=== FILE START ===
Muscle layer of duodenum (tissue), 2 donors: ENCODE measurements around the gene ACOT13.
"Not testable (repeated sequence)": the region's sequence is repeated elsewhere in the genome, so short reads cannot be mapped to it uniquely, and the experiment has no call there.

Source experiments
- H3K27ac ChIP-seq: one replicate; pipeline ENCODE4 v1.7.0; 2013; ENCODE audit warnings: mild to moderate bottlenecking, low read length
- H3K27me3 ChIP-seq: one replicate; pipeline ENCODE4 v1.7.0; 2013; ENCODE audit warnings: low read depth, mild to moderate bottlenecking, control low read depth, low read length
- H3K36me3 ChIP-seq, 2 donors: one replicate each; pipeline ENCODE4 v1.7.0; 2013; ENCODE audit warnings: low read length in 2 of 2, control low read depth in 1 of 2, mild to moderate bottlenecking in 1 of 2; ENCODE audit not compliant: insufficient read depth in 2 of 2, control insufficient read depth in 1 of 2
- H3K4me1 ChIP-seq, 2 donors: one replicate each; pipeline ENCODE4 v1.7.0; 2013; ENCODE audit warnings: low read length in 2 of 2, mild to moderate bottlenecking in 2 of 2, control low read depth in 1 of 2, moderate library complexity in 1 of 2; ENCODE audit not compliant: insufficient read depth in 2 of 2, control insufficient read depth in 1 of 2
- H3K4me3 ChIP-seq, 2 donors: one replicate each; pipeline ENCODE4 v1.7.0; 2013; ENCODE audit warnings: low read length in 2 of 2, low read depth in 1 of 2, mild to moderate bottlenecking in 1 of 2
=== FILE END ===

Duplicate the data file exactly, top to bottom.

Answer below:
Muscle layer of duodenum (tissue), 2 donors: ENCODE measurements around the gene ACOT13.
"Not testable (repeated sequence)": the region's sequence is repeated elsewhere in the genome, so short reads cannot be mapped to it uniquely, and the experiment has no call there.

Source experiments
- H3K27ac ChIP-seq: one replicate; pipeline ENCODE4 v1.7.0; 2013; ENCODE audit warnings: mild to moderate bottlenecking, low read length
- H3K27me3 ChIP-seq: one replicate; pipeline ENCODE4 v1.7.0; 2013; ENCODE audit warnings: low read depth, mild to moderate bottlenecking, control low read depth, low read length
- H3K36me3 ChIP-seq, 2 donors: one replicate each; pipeline ENCODE4 v1.7.0; 2013; ENCODE audit warnings: low read length in 2 of 2, control low read depth in 1 of 2, mild to moderate bottlenecking in 1 of 2; ENCODE audit not compliant: insufficient read depth in 2 of 2, control insufficient read depth in 1 of 2
- H3K4me1 ChIP-seq, 2 donors: one replicate each; pipeline ENCODE4 v1.7.0; 2013; ENCODE audit warnings: low read length in 2 of 2, mild to moderate bottlenecking in 2 of 2, control low read depth in 1 of 2, moderate library complexity in 1 of 2; ENCODE audit not compliant: insufficient read depth in 2 of 2, control insufficient read depth in 1 of 2
- H3K4me3 ChIP-seq, 2 donors: one replicate each; pipeline ENCODE4 v1.7.0; 2013; ENCODE audit warnings: low read length in 2 of 2, low read depth in 1 of 2, mild to moderate bottlenecking in 1 of 2